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Cynthia Rowley Infuriates Neighbors by Damaging Landmarked Home: Lawsuit

By Danielle Tcholakian | January 29, 2015 1:58pm | Updated on January 30, 2015 6:46pm
 Condo owners at 28 Perry St. suing fashion designer Cynthia Rowley claim renovations on her building at 30 Perry St. damaged their own.
Neighbors Sue Cynthia Rowley Over Home Renovation
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WEST VILLAGE — Neighbors of fashion designer Cynthia Rowley are steamed that she damaged their landmarked building while doing construction on her townhouse next door, according to a new lawsuit.

Condo owners at 28 Perry St. say workers renovating Rowley's home at 30 Perry St. did not ask the condo board's permission before installing a set of three plumbing and ventilation pipes on the outside walls of their building, according to the suit filed Wednesday in New York Supreme Court. 

The neighbors also allege that Rowley should have gotten approval from the city's Landmarks Preservation Commission for the new pipes on the historic 28 Perry St. building, which they say are visible from the street.

The pipes are part of a $436,400 renovation of the second and third floors of Rowley's home to add a penthouse and and replace pipes that connect to the boiler, fireplace and cooking fixtures, according to court records. The new pipes are noisy and emit smoke and fumes, the neighbors say.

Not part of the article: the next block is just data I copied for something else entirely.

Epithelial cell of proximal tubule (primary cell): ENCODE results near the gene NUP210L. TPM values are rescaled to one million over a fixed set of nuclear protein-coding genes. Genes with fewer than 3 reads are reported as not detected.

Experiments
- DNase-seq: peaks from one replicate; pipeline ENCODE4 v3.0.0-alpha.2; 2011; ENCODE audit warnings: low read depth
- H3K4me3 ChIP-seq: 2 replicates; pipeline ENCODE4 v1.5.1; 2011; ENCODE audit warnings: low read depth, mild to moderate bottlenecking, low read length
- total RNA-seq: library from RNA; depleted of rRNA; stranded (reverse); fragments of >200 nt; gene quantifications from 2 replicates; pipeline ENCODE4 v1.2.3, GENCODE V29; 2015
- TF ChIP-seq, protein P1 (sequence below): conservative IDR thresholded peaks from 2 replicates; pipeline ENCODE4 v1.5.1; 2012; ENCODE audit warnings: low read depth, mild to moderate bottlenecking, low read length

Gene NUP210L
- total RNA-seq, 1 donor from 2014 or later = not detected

Lawyers for 28 Perry St.'s condo board said in the lawsuit that Rowley's actions were "intentional and deliberate, clearly wrong, outrageous in nature, and willfully and wantonly disregarded the rights" of the condo owners and the public.

Rowley did not immediately respond to messages left with her corporate press contact and her business. Lawyers for the condo board did not immediately respond to a request for comment.

The Landmarks Preservation Commission issued permits for the work at 30 Perry St. and has not received any complaints about how it was done, a spokeswoman for the agency said.

Residents of 28 Perry St. are also upset that the construction blocked a fire exit from their building that connects to Rowley's backyard, according to the lawsuit. The residents additionally claim that Rowley and the workers left "debris and personal items" in an air shaft between the properties that belongs to 28 Perry St., the lawsuit says.

The 28 Perry St. condo owners are demanding that Rowley remove the pipes, as well as the obstructions and debris, and pay damages and legal fees.

A Department of Buildings spokesman said Rowley had permits to do the work, and there are no open violations or complaints on the property. The DOB closed a complaint about the construction this week after failing to gain access to the building, online records show.

"If an individual believes there is unsafe construction or work that exceeds what is allowed by the permits, we encourage them to report the property to the agency for inspection,” said DOB spokesman Alex Schnell.